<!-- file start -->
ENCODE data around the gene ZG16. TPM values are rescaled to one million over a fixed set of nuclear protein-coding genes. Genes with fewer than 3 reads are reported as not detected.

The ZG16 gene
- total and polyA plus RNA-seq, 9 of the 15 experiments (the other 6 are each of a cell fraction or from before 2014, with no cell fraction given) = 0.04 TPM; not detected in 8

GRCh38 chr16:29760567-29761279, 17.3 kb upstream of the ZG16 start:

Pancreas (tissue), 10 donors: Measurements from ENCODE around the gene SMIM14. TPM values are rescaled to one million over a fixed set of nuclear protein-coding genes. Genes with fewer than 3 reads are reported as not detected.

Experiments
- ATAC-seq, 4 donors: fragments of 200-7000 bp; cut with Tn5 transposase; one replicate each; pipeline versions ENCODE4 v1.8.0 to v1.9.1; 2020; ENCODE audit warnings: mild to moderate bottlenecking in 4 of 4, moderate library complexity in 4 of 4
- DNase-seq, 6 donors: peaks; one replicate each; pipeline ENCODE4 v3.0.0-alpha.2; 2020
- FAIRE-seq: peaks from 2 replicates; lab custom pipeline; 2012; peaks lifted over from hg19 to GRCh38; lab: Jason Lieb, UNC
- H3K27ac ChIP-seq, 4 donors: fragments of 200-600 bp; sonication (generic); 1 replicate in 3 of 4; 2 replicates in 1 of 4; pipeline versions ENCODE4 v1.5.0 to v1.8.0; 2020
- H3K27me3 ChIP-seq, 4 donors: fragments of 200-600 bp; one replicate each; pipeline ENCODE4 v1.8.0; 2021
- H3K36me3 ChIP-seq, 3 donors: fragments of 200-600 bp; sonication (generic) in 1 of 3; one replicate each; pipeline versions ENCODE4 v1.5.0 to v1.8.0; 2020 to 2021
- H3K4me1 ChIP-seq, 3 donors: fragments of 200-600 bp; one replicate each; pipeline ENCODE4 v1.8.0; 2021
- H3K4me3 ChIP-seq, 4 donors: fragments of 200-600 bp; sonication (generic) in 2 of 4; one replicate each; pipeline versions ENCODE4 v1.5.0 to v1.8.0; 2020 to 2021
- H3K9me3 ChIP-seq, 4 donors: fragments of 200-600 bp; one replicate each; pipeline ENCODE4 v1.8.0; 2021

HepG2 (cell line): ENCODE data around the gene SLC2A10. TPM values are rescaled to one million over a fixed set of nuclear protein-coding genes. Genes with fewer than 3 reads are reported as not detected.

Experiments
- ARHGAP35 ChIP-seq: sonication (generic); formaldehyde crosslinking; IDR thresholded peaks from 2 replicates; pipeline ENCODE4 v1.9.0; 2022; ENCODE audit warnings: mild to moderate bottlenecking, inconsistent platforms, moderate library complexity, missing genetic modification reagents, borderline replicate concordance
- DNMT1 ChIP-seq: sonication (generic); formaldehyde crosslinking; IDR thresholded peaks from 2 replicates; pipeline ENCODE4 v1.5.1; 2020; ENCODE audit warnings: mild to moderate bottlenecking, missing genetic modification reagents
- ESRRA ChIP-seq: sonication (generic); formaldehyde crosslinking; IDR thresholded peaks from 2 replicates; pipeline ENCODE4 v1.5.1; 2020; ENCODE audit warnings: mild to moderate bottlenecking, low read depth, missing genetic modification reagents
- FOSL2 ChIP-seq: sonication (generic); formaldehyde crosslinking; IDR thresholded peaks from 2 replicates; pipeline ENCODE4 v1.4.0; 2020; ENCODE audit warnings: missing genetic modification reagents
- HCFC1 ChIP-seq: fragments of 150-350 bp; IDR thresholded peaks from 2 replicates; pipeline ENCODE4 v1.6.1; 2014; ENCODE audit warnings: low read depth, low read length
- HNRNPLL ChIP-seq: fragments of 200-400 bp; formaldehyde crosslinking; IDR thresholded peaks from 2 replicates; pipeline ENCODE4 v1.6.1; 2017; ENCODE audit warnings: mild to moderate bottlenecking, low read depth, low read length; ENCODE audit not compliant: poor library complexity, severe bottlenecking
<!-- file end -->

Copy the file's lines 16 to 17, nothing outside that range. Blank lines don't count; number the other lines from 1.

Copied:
HepG2 (cell line): ENCODE data around the gene SLC2A10. TPM values are rescaled to one million over a fixed set of nuclear protein-coding genes. Genes with fewer than 3 reads are reported as not detected.

Experiments